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Launch of the Safe Schools Coalition NSW

Identity LGBTI

Photo: Anne Stuart (Director Planning, Education & International Program, Family Planning NSW), Tim Wilson (Australian Human Rights Commissioner), Laura Blundell (Same Difference panel speaker), Jan Owen (CEO, Foundation for Young Australians) & Ann Brassil (CEO, Family Planning NSW)
Credit: Robert Knapman


Tim Wilson

Human Rights Commissioner

Australian Human Rights Commission


Thursday 31 July 2014

NSW Parliament House


Thank you for the kind introduction.

It is an immense pleasure to launch the national Safe Schools Coalition today.

Recently the nation-wide launch of the Safe Schools Coalition was held in Melbourne. The importance of this project was demonstrated by the bipartisan support it enjoyed at that launch. It was launched by the Coalition’s Parliamentary Secretary for Youth, Senator Scott Ryan, and Labor’s Leader in the Senate, Senator Penny Wong. Equally, while the program was initially funded under the former government, the funding was continued by the Abbott government in its most recent budget.

I don’t have to tell this audience why developing programs to tackle LGBTI bullying in schools matters. The data on the sense of self-worth and security for LGBTI youth speaks for itself.

Based on the University of Western Sydney’s ‘Growing up Queer’ report, young people face homophobic and transphobic harassment in all aspects of their life, from family, to work, in public, at sporting events and at school. Sadly the report surmised that ‘schools were identified as the major site in which homophobia and transphobia prevailed’.[1]

The consequences of not fitting in and feeling ill-at-ease with yourself leads to introspection, developmental growth challenges and a frighteningly high number of LGBTI youth who have considered or engaged in self-harm.

That is why the Safe Schools Coalition is so important. Because behind the statistics and research that shows young people often struggle to come to terms with their sexuality, or gender-identity, we lose sight of where the pain that they experience comes from.

Yes, there are problems of harassment and bullying from their peers. But there is something unique about the issues that LGBTI people experience. What’s perhaps more prevalent with LGBTI people is not just that the bullying comes from others, it also comes from within. It’s not deliberate. People who are struggling with their sexuality or gender identity are often the people who punish themselves the most.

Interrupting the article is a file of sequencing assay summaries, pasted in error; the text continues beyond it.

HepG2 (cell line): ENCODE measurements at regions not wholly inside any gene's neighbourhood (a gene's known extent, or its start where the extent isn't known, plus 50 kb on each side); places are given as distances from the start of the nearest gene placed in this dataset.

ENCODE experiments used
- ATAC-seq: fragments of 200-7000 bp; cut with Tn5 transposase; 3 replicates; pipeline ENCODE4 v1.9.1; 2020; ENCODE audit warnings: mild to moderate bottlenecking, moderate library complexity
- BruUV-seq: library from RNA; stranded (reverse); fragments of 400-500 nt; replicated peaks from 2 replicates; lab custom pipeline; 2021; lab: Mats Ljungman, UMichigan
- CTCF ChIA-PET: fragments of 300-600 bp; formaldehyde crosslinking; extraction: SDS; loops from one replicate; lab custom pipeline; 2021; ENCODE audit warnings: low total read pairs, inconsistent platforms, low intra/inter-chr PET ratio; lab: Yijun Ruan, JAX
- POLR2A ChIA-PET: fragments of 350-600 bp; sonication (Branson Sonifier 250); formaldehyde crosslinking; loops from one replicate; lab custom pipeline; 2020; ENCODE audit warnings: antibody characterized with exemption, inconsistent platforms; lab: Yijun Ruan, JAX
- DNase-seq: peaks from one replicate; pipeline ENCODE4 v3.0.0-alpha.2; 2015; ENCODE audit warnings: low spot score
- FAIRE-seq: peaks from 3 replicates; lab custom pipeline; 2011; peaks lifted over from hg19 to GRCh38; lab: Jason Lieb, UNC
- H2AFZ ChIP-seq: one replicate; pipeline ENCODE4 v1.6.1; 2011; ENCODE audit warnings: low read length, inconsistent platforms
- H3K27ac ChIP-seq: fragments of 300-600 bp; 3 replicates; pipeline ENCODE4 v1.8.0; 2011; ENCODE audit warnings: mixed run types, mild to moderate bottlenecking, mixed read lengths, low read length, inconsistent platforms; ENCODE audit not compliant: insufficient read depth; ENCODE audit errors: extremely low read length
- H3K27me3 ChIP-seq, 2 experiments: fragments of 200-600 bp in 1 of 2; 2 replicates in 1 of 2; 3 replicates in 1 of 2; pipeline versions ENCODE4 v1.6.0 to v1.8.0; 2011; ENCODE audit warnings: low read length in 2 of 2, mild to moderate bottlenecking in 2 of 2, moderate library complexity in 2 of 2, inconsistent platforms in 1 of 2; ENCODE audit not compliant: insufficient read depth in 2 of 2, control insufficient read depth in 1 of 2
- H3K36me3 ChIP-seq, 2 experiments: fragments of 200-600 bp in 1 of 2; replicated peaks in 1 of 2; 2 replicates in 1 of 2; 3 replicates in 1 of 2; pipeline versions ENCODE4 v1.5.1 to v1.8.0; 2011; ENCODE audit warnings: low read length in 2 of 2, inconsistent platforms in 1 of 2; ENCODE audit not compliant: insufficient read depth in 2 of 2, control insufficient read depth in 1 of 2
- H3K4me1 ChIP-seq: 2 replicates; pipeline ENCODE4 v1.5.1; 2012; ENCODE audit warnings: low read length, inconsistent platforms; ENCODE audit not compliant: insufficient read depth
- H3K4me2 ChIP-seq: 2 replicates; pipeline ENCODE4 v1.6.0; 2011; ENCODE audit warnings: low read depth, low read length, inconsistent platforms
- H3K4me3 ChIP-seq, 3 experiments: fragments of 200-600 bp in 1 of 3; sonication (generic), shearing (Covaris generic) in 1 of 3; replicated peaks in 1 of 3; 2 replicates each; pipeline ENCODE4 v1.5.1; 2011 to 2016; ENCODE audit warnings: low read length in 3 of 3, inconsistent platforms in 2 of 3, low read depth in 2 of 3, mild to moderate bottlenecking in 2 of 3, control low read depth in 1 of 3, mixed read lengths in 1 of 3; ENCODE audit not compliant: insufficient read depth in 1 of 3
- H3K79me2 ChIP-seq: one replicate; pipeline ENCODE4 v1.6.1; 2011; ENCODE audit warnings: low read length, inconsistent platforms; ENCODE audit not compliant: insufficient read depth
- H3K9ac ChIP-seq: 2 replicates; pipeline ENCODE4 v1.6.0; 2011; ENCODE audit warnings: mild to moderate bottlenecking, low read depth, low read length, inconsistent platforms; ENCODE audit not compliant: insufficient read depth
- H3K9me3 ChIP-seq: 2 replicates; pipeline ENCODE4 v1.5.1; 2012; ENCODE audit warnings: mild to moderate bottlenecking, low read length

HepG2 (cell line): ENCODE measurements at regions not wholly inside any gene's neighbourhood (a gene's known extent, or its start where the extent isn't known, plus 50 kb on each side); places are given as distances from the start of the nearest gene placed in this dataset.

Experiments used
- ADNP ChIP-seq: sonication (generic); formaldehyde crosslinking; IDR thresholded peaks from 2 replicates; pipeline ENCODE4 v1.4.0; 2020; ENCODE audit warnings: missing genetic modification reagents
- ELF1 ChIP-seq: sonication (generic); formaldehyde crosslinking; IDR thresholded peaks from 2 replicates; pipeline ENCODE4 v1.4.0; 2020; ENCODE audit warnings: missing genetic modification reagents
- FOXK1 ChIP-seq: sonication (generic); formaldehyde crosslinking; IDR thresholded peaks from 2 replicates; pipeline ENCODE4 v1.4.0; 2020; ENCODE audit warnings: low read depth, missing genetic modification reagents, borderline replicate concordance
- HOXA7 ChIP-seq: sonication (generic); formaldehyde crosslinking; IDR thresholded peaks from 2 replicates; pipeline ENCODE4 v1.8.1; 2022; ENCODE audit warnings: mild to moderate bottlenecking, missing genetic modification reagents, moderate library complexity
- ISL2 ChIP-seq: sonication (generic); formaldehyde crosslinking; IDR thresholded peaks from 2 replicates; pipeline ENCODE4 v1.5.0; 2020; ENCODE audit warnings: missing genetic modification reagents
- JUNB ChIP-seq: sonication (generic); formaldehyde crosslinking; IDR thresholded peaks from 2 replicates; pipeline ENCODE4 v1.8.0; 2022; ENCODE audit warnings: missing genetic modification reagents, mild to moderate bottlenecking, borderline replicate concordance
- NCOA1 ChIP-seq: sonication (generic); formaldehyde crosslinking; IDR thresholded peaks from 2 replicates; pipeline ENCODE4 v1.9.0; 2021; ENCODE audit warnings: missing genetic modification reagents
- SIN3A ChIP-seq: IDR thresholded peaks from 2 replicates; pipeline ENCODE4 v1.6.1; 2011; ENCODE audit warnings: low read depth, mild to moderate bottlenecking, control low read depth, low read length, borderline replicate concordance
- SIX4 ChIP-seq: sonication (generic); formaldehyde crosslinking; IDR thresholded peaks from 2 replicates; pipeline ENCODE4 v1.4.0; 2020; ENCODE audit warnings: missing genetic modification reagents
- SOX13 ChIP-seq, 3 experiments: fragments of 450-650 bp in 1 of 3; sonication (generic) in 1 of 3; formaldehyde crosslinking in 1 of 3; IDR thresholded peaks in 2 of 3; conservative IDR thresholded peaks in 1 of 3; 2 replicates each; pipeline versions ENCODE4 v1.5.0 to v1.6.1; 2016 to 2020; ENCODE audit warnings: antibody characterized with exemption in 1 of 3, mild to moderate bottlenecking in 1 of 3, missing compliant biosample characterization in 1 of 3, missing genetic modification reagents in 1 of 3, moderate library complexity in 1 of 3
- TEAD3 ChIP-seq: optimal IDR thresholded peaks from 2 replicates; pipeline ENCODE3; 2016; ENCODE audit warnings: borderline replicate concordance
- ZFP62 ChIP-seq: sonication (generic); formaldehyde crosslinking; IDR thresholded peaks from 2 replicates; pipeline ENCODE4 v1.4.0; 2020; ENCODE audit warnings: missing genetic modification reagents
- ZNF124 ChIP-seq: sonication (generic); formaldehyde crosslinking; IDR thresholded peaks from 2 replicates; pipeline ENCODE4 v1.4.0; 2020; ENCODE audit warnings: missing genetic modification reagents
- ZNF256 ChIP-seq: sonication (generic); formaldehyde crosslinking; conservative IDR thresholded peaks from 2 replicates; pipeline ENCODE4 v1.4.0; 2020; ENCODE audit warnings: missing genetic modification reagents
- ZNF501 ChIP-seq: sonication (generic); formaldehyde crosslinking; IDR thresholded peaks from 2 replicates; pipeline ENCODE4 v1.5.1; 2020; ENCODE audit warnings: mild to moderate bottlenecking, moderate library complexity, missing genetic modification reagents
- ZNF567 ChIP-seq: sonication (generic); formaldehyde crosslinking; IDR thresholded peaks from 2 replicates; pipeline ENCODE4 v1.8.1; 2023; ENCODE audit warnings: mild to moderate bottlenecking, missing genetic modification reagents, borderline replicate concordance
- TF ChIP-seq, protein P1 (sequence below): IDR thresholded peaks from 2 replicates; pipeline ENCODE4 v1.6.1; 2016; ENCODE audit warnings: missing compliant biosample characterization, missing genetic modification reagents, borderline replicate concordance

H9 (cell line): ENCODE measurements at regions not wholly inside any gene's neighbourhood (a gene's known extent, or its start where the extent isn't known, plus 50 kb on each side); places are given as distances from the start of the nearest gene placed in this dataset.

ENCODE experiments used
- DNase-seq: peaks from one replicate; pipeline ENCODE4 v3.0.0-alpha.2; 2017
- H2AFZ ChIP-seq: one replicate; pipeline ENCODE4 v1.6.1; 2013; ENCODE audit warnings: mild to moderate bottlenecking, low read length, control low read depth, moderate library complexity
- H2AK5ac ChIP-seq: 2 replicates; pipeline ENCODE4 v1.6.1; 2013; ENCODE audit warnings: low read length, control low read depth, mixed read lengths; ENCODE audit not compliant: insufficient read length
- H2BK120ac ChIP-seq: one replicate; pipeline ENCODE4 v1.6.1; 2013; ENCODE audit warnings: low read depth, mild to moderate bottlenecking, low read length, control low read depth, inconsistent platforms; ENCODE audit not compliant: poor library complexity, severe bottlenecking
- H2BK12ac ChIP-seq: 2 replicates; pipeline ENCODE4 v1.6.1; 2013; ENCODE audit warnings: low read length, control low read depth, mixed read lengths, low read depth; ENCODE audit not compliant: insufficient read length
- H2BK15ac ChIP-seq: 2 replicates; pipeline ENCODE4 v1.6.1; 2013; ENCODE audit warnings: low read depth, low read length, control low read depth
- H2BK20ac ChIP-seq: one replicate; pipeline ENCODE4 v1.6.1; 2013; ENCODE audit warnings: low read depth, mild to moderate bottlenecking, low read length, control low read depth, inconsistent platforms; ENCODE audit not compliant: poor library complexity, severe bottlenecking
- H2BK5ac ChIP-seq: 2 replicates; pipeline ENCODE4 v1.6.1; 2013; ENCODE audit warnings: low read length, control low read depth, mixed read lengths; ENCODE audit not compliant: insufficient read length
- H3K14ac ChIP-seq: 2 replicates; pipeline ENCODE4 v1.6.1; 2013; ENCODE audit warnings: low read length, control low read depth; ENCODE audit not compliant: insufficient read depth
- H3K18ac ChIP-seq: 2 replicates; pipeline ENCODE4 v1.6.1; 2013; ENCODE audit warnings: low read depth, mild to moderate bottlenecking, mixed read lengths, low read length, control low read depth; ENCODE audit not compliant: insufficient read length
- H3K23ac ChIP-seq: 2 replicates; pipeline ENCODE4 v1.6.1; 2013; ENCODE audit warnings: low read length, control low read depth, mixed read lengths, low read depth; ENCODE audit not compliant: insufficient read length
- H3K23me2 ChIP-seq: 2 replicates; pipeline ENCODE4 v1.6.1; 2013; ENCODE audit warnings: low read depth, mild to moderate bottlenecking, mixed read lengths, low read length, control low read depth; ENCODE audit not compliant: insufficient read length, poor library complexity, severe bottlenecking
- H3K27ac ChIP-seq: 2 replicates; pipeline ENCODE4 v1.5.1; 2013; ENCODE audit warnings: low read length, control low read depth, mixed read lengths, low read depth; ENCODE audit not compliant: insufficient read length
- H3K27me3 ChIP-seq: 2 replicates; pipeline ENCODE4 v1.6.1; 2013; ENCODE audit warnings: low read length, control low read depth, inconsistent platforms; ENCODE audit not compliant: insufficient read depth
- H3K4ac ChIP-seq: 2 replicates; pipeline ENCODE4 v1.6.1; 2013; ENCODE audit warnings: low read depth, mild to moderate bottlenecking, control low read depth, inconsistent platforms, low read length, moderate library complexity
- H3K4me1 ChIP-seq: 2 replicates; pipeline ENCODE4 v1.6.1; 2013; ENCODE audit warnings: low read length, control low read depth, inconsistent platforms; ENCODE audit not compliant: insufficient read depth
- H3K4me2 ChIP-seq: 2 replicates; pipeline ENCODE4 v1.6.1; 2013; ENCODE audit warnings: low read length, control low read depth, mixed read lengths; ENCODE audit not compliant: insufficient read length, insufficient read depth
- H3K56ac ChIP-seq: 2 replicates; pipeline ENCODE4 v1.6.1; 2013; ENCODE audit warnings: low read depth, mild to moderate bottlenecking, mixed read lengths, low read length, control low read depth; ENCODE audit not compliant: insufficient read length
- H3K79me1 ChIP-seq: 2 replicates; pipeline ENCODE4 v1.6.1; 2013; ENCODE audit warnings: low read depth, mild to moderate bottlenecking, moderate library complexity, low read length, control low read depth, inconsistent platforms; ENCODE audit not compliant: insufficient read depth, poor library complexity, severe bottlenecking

It isn’t the same as being your own harshest critic. Because you are not criticising your actions or behaviour, you are condemning your existence, your often most intimate and private thoughts, and your very self.

Young LGBTI people suffer in silence.

Every individual’s experience is different. But as a general theme, if you experience racism or sexism you can ordinarily go to family members, others in your community or friends to talk about the experience you face and find some support.

There are, of course, exceptions to that rule and I am not dismissing the equally heavy burden generated by unjust prejudice such as racism and sexism. These unjust prejudices must be stamped out. But many who struggle with their sexuality or gender face a unique challenge. More often than not, they have no one.

Sexuality is not visibly external. And the people you want support from most to help your with your private pain, your internal struggles and your doubt are often those that you fear telling the most.

So you are left alone. Isolated. Trapped and locked in the dungeon of negative thoughts that swirl within your own mind. Alone and with no one to talk to, or relate too. Young LGBTI people bully themselves.

You also lack role models. Once upon a time there were reference points in the public domain, but they were primarily ‘funny uncles’ and dying AIDS patients on television. The world has gotten slightly better, but the subtitle to even recent public ‘coming outs’ by high profile sport stars and celebrities is that being open about who you are can harm your career and advancement. We need to tackle that perception.